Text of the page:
Sep 1, 2022

End The Exception: The Fight to End Slavery Once and For All

by: Chad Eric Smith

“The carceral state this nation has built demands gradual and sudden acceptance of pain and otherization.”

Those are the words of multi-disciplinary artist and Mural Arts Guild Coordinator Akeil Robertson, who wrote and published an essay in The Philadelphia Inquirer about “how solitary confinement changes people,” including how it changed himself. 

The carceral state, the pain, and the otherization Robertson wrote about are intentionally systematic. It’s part of America’s heritage, and its roots can be found in the United States Constitution. 

While the Constitution promises its people liberty and justice and offers the mechanisms for the country to be perfected over time, a canyon-sized gap exists between the promise of our ideals and the reality of our time.

The 13th Amendment to the Constitution, passed by Congress on January 31, 1865, and ratified on December 6, 1865, abolished slavery in the United States. 

Neither slavery nor involuntary servitude, except as a punishment for crime whereof the party shall have been duly convicted, shall exist within the United States, or any place subject to their jurisdiction.

- Section 1 of the 13th Amendment of the US Constitution

However, that exception has essentially allowed for slavery to exist for the last 157 years under a new name: Prison

As a result, those incarcerated in many states across the country are still subject to involuntary servitude. Since Black Americans are disproportionately criminalized, slavery persists in the United States, with the descendants of its original victims sharing a fate similar to their ancestors.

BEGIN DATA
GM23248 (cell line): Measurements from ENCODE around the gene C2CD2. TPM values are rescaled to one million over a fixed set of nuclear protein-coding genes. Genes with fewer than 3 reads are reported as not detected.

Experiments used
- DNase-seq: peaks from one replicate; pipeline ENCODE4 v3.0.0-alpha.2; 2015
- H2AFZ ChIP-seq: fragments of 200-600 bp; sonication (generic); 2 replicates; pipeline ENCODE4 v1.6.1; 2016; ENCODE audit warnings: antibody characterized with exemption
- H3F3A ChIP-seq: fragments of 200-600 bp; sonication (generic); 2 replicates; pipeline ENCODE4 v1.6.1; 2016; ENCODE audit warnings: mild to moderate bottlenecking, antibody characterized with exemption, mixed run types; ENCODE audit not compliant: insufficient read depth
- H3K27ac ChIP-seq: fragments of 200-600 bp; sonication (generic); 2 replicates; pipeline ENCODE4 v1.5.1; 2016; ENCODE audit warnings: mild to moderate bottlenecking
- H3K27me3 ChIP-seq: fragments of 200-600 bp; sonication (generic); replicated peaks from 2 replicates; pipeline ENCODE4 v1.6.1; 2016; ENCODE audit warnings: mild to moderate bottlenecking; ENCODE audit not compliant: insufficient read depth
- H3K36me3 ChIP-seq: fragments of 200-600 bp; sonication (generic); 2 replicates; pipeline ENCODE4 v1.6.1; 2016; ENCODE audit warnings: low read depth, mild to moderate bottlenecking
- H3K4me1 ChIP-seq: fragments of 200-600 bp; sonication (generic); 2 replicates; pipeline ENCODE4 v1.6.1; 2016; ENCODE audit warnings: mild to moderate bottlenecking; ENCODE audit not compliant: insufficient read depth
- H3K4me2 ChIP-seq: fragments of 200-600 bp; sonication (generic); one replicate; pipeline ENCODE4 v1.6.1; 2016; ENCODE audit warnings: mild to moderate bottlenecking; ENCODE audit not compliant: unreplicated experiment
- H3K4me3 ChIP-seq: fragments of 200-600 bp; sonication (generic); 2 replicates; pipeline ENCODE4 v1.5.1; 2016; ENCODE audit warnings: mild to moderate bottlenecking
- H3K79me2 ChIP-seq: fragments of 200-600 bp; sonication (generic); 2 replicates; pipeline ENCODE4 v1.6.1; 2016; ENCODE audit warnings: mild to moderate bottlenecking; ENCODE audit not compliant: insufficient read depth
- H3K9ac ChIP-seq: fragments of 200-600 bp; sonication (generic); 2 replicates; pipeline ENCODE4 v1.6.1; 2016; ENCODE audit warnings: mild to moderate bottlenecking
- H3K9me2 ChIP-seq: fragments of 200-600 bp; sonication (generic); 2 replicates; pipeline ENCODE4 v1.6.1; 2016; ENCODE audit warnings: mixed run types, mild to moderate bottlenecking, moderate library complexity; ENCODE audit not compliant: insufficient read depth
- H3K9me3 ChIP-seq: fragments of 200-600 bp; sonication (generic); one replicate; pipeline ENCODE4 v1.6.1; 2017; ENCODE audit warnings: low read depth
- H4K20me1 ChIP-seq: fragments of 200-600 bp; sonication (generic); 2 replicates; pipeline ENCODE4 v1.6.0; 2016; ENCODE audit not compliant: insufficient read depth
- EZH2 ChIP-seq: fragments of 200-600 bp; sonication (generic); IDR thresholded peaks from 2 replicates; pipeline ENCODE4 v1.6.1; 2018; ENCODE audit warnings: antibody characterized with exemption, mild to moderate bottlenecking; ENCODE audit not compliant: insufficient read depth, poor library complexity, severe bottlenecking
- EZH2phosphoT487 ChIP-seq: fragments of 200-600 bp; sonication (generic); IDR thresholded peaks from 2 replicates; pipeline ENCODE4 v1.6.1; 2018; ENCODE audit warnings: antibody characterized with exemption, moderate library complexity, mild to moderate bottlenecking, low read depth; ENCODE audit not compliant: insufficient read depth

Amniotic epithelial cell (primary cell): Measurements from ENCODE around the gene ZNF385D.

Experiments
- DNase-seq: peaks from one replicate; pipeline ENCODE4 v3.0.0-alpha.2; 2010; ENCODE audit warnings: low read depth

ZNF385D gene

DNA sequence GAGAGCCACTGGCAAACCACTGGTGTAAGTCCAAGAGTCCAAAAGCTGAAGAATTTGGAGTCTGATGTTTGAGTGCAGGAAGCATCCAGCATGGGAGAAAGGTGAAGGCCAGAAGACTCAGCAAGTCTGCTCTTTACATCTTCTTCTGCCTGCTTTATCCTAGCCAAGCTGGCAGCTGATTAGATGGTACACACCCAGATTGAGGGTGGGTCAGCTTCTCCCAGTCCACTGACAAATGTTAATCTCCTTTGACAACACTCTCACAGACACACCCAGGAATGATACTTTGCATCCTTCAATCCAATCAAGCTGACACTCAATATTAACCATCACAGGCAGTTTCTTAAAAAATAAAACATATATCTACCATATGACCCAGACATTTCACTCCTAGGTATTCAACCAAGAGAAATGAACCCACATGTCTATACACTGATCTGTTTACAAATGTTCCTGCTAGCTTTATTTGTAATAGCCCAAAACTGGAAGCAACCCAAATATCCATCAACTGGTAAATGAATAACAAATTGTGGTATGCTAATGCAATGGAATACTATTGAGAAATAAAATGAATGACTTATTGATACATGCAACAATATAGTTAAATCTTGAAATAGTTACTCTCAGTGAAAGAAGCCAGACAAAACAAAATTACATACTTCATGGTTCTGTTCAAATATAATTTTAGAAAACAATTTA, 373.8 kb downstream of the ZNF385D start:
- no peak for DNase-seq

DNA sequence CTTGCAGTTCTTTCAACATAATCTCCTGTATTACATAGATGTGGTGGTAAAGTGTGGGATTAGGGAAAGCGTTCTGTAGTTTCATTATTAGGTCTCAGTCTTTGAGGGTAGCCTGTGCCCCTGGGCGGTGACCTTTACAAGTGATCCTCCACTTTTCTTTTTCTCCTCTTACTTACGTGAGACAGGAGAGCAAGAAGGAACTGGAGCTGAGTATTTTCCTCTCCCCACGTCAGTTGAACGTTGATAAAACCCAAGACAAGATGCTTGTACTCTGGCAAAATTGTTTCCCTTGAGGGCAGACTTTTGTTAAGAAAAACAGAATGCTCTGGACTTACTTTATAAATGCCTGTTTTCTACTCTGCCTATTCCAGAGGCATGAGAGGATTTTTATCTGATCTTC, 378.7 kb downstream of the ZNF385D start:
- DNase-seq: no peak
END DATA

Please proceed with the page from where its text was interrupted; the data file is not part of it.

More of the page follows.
A growing movement of people and organizations is dedicated to ending this exception. End The Exception engages people in learning about the 13th Amendment while inviting folks to add their voices to the chorus demanding change. Alongside a coalition of advocates from the End the Exception campaign, Mural Arts Philadelphia has brought together a group of formerly incarcerated artists, facilitated by artist and project manager Phoebe Bachman, that elevates awareness of the Abolition Amendment on addressing mass incarceration. The project’s core consists of working with artists who are currently or formerly incarcerated to create artworks about the labor they’ve performed during imprisonment. Mural Arts worked with Justice Arts Coalition to commission currently incarcerated artists to create drawings, collages, paintings, and written or recorded descriptions of their labor. Artists were compensated for the right to exhibit their original contributions.